Colours for blazers

The term ‘blazer’ stems from the ‘blazing red’ jackets worn by Cambridge’s Lady Margaret Boat Club members, which were made in red flannel and meant to stand out. There are striped versions of the boat club blazers called Regatta Blazers, which are also very bold and eye-catching. Blazers became a symbol of prestige and exclusivity as rowers from the club started wearing their blazers outside of the club.

What is the most common blazer colour?

Nowadays, the most common blazer colour is solid navy, although this has now expanded to a range of popular colours, including (but not limited to) cream, blue, wine, and camel-coloured blazers.

If you’re getting a blazer for a business casual or a smart-casual look, we recommend avoiding maroon and grey because these colours are often used for school uniform blazers.

Traditionally the most common fabrics for blazers were worsted serge wool, flannel or hopsack. But, just like the expansion in the range of blazer colours, there has also been an expansion in the range of fabrics for blazers, such as cashmere, silk, velvet, tweed and linen.

Suit fabrics hot and cool for seasonal changes

Which fabric you choose depends on the season.

What’s hot for winter/ cooler months

For the cooler months, you may opt for thicker, warmer, heavier fabrics like velvet, flannel, cashmere, tweed, or winter-weight wool.

Often people will refer to flannel, cashmere or tweed blazers generically as ‘wool coats’ – they are technically all wool coats, but there are differences between each material in terms of the look, feel and behaviour.

Flannel is a soft, mid-weight cloth with a slightly fuzzy texture called ‘nap’. It can be used to make a standalone flannel blazer or can also be used to create a whole 3-piece flannel suit without feeling overly heavy (of course, this would be a suit you could only wear in winter).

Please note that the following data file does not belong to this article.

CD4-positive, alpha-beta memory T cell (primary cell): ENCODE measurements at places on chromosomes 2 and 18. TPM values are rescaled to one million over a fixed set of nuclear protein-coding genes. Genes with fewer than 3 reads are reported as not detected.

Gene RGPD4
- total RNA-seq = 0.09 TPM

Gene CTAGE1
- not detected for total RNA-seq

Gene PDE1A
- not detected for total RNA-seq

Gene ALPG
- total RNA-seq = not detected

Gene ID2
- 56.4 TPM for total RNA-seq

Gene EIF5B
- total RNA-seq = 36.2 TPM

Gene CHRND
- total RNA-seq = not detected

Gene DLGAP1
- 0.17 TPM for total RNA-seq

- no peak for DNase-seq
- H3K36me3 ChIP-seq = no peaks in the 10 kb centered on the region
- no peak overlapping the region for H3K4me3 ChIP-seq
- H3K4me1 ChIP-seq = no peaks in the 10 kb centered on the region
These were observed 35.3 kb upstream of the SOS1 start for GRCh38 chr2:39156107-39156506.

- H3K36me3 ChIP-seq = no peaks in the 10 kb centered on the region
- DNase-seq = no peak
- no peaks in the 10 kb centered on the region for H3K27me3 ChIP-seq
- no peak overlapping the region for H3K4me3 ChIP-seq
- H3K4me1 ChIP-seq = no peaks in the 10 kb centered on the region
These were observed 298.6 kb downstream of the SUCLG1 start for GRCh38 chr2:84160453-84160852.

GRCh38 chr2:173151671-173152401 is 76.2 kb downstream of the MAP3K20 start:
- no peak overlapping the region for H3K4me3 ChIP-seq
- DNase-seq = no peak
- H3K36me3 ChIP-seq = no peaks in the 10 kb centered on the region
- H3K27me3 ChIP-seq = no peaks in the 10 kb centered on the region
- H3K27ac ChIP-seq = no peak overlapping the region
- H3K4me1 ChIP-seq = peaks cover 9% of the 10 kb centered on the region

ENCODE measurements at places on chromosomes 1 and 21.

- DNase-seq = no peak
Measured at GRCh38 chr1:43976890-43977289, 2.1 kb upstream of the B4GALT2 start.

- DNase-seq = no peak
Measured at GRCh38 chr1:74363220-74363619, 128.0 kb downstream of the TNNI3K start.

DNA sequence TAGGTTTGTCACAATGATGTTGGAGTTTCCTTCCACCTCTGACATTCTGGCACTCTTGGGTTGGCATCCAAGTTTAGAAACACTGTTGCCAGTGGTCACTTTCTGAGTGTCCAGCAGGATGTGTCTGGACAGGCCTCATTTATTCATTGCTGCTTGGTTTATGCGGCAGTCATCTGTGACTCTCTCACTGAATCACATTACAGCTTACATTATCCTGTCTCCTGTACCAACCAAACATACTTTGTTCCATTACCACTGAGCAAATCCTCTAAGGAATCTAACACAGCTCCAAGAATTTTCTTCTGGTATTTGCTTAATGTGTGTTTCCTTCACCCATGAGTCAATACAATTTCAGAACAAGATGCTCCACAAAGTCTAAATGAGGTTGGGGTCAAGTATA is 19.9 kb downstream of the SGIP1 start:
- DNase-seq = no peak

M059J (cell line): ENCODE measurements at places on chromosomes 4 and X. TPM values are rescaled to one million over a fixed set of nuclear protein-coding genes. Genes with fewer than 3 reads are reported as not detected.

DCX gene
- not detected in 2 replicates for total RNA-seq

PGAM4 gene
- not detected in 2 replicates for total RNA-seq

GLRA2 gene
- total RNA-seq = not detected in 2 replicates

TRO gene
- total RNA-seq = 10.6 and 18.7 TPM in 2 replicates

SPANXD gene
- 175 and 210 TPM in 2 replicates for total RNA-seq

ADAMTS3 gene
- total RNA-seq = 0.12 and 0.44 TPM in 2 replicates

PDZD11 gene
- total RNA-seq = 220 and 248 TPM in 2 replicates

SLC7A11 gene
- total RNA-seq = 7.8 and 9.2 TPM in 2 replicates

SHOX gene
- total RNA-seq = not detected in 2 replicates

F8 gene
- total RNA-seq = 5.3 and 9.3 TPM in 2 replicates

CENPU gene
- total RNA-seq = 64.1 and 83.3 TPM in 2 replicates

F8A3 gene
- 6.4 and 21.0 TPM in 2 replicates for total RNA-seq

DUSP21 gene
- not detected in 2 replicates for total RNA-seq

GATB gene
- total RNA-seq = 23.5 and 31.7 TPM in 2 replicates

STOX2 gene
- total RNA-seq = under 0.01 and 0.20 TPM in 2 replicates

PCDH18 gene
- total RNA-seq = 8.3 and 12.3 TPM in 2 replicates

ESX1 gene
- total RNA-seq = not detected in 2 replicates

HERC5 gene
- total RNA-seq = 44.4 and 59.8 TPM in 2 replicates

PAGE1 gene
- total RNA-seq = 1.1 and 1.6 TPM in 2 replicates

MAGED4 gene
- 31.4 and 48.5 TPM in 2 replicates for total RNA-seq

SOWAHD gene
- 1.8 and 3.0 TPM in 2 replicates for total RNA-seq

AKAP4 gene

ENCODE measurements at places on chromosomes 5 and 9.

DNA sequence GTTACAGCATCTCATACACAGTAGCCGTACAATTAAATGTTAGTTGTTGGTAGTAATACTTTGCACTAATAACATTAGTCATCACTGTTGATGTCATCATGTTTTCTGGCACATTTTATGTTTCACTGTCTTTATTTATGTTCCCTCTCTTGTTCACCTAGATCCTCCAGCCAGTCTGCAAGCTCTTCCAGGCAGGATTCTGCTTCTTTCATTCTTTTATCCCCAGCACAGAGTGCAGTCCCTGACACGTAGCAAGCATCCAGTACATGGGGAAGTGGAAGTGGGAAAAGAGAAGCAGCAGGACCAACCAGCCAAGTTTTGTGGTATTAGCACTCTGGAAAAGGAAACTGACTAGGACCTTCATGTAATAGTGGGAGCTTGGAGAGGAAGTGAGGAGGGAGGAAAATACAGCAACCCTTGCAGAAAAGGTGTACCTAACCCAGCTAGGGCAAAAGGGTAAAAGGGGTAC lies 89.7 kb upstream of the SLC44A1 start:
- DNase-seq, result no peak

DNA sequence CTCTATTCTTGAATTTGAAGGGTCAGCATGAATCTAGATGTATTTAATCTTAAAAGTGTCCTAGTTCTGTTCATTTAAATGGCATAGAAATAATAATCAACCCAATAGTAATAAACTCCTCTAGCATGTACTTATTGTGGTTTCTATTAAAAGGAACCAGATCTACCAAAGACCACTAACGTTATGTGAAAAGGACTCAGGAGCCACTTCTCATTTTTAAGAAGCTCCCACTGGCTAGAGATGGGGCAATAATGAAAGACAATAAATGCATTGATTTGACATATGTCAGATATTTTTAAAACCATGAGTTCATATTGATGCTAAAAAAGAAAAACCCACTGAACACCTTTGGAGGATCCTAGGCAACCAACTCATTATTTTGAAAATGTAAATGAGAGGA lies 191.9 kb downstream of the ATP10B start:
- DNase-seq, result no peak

A velvet blazer can be pretty versatile in terms of occasion – it can be worn as part of a formal tuxedo ensemble on black trousers or dressed down and worn smart-casually on chinos or a pair of jeans.

Cashmere is also a mid-weight, super soft cloth with an exquisite lustre and is up to eight times warmer than sheep's wool. Unfortunately, it is also quite expensive due to its super luxurious look and feel. Cashmere’s high price is also down to the method by which the raw material is harvested, which is painstakingly obtained by combing the hair of the Kashmir goat. It can take four to six goats yearly to produce enough fibre to make a single cashmere blazer!

Tweed is on the other end of the spectrum. It features quite a rough, thick and heavy cloth with a lot of nap. Tweed blazers have a more structured stiffer look and are popular in colder climates such as England or Canada (due to their heaviness, tweed is not as common in Australia).

What’s cool for Summer or warmer climates?

For the warmer months, you may opt for lighter fabrics such as serge, hopsack, linen, cotton, silk or summer-weight wool.

Linen blazers are quite popular in summer as they breathe really well - the crosshatch weave allows air to pass through and provides ventilation. Although many love the crosshatch texture, some don’t like the crushed look, as it can look like you forgot to iron your linen blazer.

For those that like the crosshatch texture of linen but prefer a smoother, non-crushed look – fortunately, there is now a blend of wool, silk and linen that combines the softness, smoothness and crush-resistance of wool with the lightness, breathability and crosshatch look of linen, and has the lustre of silk.